Young Organist Dazzles Audience
The Vox - Syracuse Chapter of the AGO
By Ernest Camerota
Anyone who was in Grace Episcopal Church, Utica, Friday evening, November 4, was treated to an amazing performance by a 23 year old organist, Nathan Laube. Hailing from Chicago, Illinois, Laube earned his Bachelor of Music Degree at the Curtis Institute of Music in Philadelphia, studying with Alan Morrison. During the 2010-2011 academic year he studied with Michel Bouvard at the Conservatoire a Rayonnement Regional de Toulouse, earning the Prix de Specialise. Though his First Prizes and Honors worldwide are too numerous to mention here, his technical prowess and musicianship was eminently evident, and completely belied his tender age
Performing on the 1983 Holtkamp III/64, the recital began with panache and thunder as Laube tore into Widor’s “Allegro” from the 6th Symphonie pour Grand Orgue, Op.42, No.6. Always a personal favorite of this listener, it was hard to imagine a more authentic reading of this difficult and kaleidoscopic piece. Every nuance of the instrument was used to full advantage, though the Mixtures were absent in order to produce a sound akin to the Cavaille Coll organs in many French Cathedrals, as related by the performer. This movement was followed by the “Andante Sostenuto” from Widor’s Symphonie Gothique pour Grand Orgue, Op.70. Then Bach’s great Passacaglia, BWV 582 filled the large Gothic edifice with the colors of the many variations, and Laube was equal to the task of displaying the architecture of this massive work. The double fugue which crowns the opus was dashed off effortlessly. This ability of Laube’s, making devilishly complex and demanding works seem natural and “easy”, as it were, only added to the total enjoyment and satisfaction of the audience.
Crowning the first half of the program, was Laube’s own transcription of Mendelssohn’s Variations Serieuses, Op.54. Undeniably, the greatest of Mendelssohn’s 3 sets of piano variations, this piece is arguably his greatest piano work. Mr. Laube said that when making the transcription, he merely played from the piano score and worked out registrations. Indeed! His self-effacing manner was genuine, but nevertheless, the work sounded as if it had been written for the organ. The 9th Variation especially, used the resources of the organ perfectly. I personally, prefer the original piano version, but Laube made it believable and fashioned the change in medium with good sense and musical taste.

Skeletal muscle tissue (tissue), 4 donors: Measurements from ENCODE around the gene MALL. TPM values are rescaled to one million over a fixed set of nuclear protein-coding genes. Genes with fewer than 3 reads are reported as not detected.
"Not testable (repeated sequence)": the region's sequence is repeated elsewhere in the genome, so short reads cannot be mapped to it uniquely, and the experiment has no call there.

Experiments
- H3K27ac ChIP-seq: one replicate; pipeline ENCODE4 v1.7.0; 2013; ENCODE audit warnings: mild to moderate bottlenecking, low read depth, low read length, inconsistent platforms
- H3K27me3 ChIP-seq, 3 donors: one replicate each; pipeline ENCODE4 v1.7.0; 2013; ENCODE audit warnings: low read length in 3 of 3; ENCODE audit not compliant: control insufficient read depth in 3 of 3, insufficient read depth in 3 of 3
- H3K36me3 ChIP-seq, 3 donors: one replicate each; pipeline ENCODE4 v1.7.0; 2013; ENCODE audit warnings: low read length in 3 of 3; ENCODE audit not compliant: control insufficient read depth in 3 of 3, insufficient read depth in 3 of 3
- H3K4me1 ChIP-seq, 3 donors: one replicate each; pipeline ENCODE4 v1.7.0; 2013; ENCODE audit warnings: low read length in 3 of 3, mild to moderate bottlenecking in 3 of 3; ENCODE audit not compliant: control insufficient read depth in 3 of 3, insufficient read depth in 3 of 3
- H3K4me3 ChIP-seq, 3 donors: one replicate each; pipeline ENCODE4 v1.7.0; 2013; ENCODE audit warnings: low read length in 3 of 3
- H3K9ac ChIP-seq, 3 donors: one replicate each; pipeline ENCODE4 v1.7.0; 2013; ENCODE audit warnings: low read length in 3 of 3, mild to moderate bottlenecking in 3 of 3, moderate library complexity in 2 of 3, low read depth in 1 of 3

The second half of the recital opened with Mozart’s curious little Fantasy for Mechanical Organ in f- minor, K.594. The performer explained the origin of such pieces, composed for clocks and organs, played not by a person, but by a mechanical contrivance. As a matter of fact, Mr. Laube gave informative and witty comments before each piece, without becoming pedantic. His love of all periods of music and of his instrument was obvious in these pithy remarks. The final work, Maurice Durufle's Suite pour Orgue, Op.5, elicited the most humorous anecdote. We were told that Durufle did not care for this work, an exercise in over self-criticism to be sure. The three movements are oddly unrelated, the first being “a road to nowhere” (sic), the second a reverie
ala Debussy, and the 3rd a fiery Toccata, totally modern, exploding with fireworks. When asked why he didn’t care for this early work, Durufle was to have said, “The meat is not too good, but, oh, the sauce!”
Thus the recital concluded, but not before we were treated to an encore, Laube’s transcription of Chopin’s Etude No. 4 for Piano, Op. 10, No.4. After a memorized program and an evening listening to the talents of this “wunderkind” of towering abilities, the audience rose to its feet as one and gave the young man a thunderous ovation. Nathan Laube is already among the elite of concert organists, and it seems obvious that he is destined for even greater accomplishments.
[Ernest Camerota is a graduate of Syracuse University in Composition and Organ. He has been organist and music director at Holy Cross Church in DeWitt for 23 years.]